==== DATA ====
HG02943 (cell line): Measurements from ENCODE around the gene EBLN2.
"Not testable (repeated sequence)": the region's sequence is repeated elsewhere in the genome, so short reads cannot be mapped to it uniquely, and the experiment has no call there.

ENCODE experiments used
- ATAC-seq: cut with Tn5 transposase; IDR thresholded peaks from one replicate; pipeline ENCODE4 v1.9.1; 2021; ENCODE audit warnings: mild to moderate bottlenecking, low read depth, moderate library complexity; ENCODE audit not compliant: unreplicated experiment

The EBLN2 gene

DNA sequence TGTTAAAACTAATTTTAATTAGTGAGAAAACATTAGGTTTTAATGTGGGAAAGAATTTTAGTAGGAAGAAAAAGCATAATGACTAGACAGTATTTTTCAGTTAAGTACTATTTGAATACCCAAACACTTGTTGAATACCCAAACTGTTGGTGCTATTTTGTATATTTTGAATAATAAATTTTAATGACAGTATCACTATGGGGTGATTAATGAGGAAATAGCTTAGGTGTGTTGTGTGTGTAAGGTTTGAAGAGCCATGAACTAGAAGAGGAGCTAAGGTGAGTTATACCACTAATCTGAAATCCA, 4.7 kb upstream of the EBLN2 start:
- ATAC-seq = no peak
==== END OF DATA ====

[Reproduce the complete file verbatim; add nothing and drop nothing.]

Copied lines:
HG02943 (cell line): Measurements from ENCODE around the gene EBLN2.
"Not testable (repeated sequence)": the region's sequence is repeated elsewhere in the genome, so short reads cannot be mapped to it uniquely, and the experiment has no call there.

ENCODE experiments used
- ATAC-seq: cut with Tn5 transposase; IDR thresholded peaks from one replicate; pipeline ENCODE4 v1.9.1; 2021; ENCODE audit warnings: mild to moderate bottlenecking, low read depth, moderate library complexity; ENCODE audit not compliant: unreplicated experiment

The EBLN2 gene

DNA sequence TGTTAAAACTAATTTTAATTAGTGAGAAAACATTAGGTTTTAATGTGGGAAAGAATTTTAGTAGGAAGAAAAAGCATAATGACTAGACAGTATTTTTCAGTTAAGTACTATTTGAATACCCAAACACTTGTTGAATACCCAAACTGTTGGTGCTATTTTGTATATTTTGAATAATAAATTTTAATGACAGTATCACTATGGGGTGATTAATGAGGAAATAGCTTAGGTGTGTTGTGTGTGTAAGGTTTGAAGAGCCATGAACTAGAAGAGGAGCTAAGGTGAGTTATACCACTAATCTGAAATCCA, 4.7 kb upstream of the EBLN2 start:
- ATAC-seq = no peak